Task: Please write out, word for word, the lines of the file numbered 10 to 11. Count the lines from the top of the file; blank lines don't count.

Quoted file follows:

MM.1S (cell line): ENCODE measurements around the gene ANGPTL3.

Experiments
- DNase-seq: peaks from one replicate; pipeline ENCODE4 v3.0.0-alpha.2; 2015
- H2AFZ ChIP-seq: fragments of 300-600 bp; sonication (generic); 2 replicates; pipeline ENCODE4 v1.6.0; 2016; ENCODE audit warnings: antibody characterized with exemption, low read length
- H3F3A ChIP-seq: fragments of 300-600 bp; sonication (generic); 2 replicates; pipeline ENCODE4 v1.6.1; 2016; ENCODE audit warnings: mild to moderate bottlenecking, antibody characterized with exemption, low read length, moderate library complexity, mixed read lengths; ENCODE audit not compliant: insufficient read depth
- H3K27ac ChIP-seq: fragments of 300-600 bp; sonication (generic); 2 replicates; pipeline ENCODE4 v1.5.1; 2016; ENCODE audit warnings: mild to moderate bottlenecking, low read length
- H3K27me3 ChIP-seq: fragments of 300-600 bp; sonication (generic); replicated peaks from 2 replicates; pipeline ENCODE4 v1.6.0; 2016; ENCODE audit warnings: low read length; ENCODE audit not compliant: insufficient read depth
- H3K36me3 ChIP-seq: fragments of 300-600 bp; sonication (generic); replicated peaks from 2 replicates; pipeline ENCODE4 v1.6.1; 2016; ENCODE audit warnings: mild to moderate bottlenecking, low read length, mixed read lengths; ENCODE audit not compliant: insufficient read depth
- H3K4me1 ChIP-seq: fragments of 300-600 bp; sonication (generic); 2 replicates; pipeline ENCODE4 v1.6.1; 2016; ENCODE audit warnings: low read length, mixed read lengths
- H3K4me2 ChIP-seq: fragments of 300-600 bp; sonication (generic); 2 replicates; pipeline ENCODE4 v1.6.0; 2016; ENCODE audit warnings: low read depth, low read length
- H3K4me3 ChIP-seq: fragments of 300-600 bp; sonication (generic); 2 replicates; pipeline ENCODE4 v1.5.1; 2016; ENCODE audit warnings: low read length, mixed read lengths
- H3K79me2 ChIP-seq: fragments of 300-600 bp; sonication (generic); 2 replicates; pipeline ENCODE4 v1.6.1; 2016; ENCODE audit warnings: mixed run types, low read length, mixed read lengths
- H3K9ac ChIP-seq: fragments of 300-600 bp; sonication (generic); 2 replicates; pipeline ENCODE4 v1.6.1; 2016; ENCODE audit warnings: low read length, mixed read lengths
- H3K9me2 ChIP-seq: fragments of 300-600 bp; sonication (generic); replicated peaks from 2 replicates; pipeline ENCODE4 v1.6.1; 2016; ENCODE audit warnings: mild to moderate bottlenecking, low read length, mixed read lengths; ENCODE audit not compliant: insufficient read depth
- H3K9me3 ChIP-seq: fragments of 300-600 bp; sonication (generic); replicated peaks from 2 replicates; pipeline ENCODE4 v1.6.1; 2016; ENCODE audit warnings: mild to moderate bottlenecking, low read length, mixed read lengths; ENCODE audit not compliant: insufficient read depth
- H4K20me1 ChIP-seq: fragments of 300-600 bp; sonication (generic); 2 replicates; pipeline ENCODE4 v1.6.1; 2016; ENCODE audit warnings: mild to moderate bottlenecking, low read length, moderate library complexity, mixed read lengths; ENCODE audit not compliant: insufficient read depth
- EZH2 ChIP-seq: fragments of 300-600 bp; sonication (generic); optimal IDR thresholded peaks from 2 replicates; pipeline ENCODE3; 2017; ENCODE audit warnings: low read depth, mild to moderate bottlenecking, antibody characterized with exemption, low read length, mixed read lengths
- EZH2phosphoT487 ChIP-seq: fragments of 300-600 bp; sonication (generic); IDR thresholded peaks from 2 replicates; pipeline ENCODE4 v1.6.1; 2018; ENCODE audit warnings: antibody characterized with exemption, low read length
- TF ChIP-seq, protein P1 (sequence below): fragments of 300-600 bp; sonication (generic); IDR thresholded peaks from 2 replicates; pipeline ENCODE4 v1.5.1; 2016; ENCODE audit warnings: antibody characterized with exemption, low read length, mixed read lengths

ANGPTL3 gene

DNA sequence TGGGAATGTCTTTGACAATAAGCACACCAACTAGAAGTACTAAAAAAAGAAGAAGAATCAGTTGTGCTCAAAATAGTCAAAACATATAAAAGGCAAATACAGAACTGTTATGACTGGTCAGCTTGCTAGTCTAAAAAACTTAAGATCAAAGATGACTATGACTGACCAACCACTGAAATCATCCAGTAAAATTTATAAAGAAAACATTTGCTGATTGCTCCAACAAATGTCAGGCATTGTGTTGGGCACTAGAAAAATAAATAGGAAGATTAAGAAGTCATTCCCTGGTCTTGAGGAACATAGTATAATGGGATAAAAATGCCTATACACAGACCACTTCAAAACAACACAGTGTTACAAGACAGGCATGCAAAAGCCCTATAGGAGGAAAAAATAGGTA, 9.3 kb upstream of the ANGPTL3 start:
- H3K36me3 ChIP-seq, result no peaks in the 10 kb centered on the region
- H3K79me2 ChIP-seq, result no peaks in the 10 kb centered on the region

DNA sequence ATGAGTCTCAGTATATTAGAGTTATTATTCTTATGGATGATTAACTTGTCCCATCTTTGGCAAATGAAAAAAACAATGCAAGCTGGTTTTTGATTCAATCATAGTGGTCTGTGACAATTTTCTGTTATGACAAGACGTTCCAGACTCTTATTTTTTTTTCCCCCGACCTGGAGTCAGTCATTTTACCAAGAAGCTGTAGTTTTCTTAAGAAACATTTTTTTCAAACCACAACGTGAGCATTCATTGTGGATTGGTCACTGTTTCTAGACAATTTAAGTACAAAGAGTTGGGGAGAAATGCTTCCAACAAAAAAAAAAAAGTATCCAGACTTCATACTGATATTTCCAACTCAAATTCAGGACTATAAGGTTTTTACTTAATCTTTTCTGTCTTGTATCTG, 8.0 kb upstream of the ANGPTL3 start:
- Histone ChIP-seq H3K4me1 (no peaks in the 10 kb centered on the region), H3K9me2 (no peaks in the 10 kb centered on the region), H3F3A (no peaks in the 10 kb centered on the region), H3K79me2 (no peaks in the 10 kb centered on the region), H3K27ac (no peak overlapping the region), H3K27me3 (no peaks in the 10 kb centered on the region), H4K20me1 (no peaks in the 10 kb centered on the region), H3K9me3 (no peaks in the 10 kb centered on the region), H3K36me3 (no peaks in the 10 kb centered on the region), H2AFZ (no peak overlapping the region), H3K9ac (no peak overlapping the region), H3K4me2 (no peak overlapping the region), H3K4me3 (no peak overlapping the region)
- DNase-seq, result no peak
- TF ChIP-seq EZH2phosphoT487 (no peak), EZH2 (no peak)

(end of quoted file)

- H3K4me2 ChIP-seq: fragments of 300-600 bp; sonication (generic); 2 replicates; pipeline ENCODE4 v1.6.0; 2016; ENCODE audit warnings: low read depth, low read length
- H3K4me3 ChIP-seq: fragments of 300-600 bp; sonication (generic); 2 replicates; pipeline ENCODE4 v1.5.1; 2016; ENCODE audit warnings: low read length, mixed read lengths